• Brunello for the Ages: 1988-2010

    Brunello for the Ages: 1988-2010

    Visiting the great traditional estates of Montalcino in June left a sense of awe that's been hard to shake. Since then I've done my best to gather a nice collection that reflects the diversity of this very particular zone of Tuscany.

    In so many ways Brunello di Montalcino has been at the forefront of the modernist shift within Italy. Today's offer shies away from this, instead focusing on estates who rely on long macerations and large botti aging - both integral parts of crafting Sangiovese built upon structure and freshness. Featured below are among the most age-worthy wines of Tuscany, and many are the only listings in the US.

    3x 2004 Salvioni (La Cerbaiola) Brunello di Montalcino
    $216 per bottle.

    7x 2006 Salvioni (La Cerbaiola) Brunello di Montalcino
    $229 per bottle.

    8x 2010 Salvioni (La Cerbaiola) Brunello di Montalcino
    $299 per bottle.

    4x 1999 Poggio di Sotto Brunello di Montalcino Riserva
    $439 per bottle.

    11x 2000 Poggio di Sotto Brunello di Montalcino
    $259 per bottle.

    1x 2001 Poggio di Sotto Brunello di Montalcino
    $259 per bottle.

    3x 2001 Poggio di Sotto Brunello di Montalcino Riserva Il Decennale 1.5L
    $899 per bottle.

    17x 2004 Poggio di Sotto Brunello di Montalcino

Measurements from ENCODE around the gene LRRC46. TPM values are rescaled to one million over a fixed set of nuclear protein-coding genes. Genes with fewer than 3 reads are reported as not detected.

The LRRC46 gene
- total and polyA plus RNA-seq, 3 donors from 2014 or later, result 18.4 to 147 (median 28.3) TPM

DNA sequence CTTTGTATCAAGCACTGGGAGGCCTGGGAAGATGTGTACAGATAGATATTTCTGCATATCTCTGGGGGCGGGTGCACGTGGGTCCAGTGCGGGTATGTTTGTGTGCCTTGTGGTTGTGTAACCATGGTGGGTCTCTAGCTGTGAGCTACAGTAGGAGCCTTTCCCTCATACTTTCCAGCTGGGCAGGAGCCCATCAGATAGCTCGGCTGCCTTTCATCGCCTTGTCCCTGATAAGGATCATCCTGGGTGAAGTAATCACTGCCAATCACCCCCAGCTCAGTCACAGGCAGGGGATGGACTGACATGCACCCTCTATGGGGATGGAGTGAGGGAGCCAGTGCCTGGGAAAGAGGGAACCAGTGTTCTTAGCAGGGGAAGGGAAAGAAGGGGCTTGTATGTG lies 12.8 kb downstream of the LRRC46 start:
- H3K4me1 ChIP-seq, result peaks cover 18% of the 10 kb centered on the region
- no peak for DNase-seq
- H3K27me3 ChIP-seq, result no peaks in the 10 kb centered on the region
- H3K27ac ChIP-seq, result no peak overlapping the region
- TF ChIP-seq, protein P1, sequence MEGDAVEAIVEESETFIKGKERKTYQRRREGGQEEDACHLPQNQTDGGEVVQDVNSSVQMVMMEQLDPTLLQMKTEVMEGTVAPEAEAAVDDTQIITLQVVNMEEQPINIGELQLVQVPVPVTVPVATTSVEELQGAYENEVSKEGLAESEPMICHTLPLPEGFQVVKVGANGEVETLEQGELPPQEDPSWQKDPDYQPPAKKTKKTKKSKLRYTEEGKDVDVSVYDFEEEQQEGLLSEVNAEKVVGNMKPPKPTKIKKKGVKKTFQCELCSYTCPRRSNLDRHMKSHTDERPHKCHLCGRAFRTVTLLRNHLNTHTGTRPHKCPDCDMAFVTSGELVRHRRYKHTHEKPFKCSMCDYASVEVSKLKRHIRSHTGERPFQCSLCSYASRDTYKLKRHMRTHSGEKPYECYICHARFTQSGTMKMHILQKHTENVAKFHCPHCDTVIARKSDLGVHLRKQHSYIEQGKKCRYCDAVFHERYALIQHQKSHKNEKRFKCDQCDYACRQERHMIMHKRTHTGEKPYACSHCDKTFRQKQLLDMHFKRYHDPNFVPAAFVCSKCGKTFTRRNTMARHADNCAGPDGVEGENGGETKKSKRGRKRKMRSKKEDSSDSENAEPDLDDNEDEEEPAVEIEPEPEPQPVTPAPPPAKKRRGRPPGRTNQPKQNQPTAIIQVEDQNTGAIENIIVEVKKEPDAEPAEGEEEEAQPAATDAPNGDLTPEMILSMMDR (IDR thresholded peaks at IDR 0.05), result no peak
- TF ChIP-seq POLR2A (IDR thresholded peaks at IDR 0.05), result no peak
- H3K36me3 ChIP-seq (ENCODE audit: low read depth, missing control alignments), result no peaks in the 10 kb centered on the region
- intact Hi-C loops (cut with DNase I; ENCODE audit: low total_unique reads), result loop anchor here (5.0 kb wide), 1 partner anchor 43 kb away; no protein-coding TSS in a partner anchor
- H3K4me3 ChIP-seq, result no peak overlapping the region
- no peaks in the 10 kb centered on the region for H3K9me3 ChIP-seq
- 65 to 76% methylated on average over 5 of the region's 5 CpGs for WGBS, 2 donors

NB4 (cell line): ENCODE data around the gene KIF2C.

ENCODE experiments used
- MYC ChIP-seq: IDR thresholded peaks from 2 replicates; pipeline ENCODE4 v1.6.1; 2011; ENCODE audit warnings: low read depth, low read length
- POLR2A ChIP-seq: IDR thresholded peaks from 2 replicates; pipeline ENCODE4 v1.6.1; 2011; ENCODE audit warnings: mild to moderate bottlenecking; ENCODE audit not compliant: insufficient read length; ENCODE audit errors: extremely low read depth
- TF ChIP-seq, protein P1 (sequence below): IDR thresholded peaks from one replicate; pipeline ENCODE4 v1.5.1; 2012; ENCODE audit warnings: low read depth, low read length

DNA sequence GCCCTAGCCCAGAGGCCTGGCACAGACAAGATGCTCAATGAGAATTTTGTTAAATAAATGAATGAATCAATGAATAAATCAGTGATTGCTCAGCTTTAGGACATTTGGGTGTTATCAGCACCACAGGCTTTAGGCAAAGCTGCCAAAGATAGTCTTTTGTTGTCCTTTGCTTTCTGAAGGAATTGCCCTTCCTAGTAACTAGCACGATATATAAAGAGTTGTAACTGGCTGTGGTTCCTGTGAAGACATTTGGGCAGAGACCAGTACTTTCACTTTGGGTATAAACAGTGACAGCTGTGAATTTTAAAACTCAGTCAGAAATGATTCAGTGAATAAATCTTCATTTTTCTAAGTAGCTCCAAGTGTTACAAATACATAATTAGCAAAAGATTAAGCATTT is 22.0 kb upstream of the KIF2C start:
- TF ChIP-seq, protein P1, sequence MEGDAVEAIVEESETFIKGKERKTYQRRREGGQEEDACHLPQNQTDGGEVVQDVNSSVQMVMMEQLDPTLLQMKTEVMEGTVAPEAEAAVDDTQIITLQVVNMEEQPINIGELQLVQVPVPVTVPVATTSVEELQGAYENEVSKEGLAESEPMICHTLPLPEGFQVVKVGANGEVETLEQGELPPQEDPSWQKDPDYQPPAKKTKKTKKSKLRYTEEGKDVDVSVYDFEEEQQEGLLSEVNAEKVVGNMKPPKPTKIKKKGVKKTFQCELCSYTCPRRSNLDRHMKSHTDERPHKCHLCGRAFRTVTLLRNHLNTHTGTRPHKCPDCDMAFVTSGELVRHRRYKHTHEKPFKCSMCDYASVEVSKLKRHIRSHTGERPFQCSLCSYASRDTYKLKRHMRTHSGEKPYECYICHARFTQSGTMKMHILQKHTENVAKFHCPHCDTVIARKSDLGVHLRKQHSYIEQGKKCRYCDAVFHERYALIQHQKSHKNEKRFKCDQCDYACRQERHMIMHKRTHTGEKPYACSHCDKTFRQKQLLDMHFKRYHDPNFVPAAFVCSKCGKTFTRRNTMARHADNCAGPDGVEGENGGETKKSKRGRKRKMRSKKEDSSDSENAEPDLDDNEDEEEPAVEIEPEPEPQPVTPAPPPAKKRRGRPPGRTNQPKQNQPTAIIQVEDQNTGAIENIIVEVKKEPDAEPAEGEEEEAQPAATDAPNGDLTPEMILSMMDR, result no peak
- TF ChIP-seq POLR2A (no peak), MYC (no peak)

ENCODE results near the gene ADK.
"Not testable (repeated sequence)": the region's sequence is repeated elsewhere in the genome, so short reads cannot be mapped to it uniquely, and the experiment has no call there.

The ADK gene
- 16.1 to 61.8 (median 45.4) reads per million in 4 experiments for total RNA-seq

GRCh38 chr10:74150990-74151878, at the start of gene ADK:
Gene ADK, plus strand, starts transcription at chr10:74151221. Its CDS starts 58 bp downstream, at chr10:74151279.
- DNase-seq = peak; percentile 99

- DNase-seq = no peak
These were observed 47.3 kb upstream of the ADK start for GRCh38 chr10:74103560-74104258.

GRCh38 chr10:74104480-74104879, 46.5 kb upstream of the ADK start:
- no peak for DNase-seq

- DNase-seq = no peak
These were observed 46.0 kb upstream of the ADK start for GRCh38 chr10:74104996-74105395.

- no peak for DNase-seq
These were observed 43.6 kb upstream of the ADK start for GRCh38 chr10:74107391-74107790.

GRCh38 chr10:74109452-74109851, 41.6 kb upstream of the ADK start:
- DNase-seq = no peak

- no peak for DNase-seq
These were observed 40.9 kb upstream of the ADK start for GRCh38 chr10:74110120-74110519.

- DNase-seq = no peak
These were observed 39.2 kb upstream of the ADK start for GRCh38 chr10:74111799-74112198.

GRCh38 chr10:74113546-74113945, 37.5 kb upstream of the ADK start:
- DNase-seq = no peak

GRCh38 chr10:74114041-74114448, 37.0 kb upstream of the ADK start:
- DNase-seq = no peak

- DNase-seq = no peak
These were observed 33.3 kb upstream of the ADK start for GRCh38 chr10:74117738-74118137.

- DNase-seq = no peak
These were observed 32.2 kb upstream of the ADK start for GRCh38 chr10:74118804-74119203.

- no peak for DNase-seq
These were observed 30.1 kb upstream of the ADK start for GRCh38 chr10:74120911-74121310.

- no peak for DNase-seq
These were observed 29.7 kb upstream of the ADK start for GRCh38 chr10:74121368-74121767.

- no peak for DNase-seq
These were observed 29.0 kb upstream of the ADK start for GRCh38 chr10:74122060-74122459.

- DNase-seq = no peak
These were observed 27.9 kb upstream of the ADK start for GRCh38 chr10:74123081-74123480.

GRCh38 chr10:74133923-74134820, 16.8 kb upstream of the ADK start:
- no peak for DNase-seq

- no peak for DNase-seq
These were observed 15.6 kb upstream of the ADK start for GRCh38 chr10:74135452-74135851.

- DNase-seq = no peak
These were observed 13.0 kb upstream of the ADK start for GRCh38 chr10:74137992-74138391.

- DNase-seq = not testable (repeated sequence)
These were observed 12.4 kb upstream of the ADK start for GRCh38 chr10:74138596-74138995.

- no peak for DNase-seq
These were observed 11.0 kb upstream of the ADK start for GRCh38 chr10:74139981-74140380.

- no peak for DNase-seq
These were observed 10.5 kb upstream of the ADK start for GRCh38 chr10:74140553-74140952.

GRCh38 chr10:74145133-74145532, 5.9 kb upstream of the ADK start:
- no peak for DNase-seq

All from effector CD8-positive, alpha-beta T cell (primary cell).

$259 per bottle.

    4x 2004 Poggio di Sotto Brunello di Montalcino Riserva
    $376 per bottle.

    3x 2004 Poggio di Sotto Brunello di Montalcino Riserva 1.5L
    $899 per bottle.

    6x 2006 Poggio di Sotto Brunello di Montalcino
    $227 per bottle.

    22x 2007 Poggio di Sotto Brunello di Montalcino Riserva
    $339 per bottle.

    24x 2008 Poggio di Sotto Brunello di Montalcino Riserva
    $299 per bottle.

    3x 1993 Cerbaiona Brunello di Montalcino
    $286 per bottle.

    21x 2001 Cerbaiona Brunello di Montalcino
    $299 per bottle.

    16x 2006 Cerbaiona Brunello di Montalcino
    $299 per bottle.

    3x 2008 Cerbaiona Brunello di Montalcino
    $199 per bottle.

    1x 1997 Soldera (Case Basse) Brunello di Montalcino Riserva
    $899 per bottle.

    2x 2008 Soldera (Case Basse) Brunello di Montalcino Riserva Toscana IGT
    $499 per bottle.

    1x 1988 Biondi-Santi Brunello di Montalcino Riserva
    $599 per bottle.

    6x 2010 Stella di Campalto Brunello di Montalcino Riserva
    $249 per bottle.

    1x 1995 Costanti Brunello di Montalcino
    $122 per bottle.

    3x 1997 Costanti Brunello di Montalcino
    $161 per bottle.

    16x 2004 Costanti Brunello di Montalcino Riserva 
    $149 per bottle.

    2x 2010 Costanti Brunello di Montalcino Riserva
    $227 per bottle.

    1x 1997 Il Poggione Brunello di Montalcino Riserva
    $167 per bottle.

    1x 1999 Il Poggione Brunello di Montalcino Riserva
    $167 per bottle.

    1x 2001 Il Poggione Brunello di Montalcino